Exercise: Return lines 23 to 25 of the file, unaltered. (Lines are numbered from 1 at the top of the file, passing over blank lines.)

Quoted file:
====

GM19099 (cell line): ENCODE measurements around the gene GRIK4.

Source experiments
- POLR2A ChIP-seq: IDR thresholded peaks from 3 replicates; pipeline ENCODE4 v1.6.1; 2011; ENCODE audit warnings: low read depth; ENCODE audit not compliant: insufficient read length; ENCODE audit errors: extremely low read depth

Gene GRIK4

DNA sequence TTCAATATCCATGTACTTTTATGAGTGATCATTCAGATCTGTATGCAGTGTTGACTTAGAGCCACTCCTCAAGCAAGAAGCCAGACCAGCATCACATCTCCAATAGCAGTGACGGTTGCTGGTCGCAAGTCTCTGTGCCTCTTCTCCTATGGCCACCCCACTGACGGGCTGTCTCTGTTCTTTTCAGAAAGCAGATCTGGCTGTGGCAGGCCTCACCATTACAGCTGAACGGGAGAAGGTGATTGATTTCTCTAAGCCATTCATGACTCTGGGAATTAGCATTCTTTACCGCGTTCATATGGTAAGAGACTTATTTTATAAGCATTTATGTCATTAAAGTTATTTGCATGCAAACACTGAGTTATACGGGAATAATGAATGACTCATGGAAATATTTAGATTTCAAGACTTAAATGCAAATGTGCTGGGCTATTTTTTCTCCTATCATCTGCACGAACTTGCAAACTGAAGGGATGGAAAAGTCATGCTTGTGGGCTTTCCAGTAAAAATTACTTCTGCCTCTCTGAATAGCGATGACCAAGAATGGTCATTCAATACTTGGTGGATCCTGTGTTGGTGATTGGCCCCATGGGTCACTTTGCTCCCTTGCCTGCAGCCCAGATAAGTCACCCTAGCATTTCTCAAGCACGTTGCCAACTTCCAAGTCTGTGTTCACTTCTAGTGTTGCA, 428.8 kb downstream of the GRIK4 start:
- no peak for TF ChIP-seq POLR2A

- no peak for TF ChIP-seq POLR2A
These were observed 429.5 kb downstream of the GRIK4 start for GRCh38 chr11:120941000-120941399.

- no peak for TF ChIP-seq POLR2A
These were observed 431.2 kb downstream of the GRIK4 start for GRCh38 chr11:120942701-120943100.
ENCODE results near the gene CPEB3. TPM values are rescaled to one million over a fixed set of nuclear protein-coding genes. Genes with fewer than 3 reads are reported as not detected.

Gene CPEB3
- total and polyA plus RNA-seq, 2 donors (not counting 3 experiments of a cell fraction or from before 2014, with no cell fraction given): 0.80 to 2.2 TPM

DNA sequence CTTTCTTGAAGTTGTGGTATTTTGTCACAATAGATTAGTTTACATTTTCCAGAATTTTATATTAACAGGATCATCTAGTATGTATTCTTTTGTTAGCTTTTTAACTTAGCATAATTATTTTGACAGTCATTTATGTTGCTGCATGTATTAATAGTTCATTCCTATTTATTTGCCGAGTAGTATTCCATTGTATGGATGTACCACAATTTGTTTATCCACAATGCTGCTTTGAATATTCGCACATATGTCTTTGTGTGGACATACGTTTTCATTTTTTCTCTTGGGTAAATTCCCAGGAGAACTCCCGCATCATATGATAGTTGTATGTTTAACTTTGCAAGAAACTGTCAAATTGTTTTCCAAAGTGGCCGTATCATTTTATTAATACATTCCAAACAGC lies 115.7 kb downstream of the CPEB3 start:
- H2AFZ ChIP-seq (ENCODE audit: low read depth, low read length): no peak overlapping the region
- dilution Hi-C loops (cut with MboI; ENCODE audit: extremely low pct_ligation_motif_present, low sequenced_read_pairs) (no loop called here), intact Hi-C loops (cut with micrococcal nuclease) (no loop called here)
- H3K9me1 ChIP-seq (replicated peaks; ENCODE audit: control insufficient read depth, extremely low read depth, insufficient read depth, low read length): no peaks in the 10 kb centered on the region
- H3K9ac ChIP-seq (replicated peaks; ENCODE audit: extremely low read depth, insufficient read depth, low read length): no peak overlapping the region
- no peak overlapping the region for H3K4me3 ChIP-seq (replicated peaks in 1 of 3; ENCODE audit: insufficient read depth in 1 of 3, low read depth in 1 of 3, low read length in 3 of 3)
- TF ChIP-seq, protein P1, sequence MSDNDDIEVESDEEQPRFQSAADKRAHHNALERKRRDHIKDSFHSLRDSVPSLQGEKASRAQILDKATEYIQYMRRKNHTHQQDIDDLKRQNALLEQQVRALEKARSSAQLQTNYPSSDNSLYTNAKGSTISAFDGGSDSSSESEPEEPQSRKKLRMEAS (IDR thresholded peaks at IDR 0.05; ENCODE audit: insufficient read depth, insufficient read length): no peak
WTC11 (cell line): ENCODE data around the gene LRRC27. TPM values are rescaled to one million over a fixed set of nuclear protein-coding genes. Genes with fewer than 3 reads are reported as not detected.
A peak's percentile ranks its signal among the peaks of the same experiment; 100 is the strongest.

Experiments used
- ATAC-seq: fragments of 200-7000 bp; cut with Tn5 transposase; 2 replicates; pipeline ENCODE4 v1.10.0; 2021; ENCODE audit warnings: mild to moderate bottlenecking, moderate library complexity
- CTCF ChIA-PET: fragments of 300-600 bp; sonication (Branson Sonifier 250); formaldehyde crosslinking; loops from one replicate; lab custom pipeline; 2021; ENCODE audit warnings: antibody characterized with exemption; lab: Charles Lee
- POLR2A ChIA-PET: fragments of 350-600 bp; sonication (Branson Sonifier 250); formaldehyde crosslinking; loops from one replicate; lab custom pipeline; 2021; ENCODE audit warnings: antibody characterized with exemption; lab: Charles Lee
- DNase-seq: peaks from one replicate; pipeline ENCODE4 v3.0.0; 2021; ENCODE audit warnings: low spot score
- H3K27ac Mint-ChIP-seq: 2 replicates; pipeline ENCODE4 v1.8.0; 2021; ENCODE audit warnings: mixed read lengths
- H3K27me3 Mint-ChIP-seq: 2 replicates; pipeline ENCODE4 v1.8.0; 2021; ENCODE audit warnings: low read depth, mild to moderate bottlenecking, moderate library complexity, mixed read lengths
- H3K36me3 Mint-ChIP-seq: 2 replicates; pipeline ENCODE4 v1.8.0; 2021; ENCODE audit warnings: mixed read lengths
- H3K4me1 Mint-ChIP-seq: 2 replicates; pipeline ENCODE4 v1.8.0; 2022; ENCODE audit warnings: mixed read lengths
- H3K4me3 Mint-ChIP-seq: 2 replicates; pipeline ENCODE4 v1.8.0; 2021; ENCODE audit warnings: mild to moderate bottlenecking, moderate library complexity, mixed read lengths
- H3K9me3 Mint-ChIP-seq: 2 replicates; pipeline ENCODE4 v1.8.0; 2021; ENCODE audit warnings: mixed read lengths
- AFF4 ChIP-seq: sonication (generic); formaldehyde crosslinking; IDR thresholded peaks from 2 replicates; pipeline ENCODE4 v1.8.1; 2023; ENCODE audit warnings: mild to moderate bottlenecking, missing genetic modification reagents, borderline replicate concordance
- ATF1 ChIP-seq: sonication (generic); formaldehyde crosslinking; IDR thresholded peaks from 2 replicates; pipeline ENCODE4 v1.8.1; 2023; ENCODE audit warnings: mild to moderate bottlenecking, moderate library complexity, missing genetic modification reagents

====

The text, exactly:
Experiments used
- ATAC-seq: fragments of 200-7000 bp; cut with Tn5 transposase; 2 replicates; pipeline ENCODE4 v1.10.0; 2021; ENCODE audit warnings: mild to moderate bottlenecking, moderate library complexity
- CTCF ChIA-PET: fragments of 300-600 bp; sonication (Branson Sonifier 250); formaldehyde crosslinking; loops from one replicate; lab custom pipeline; 2021; ENCODE audit warnings: antibody characterized with exemption; lab: Charles Lee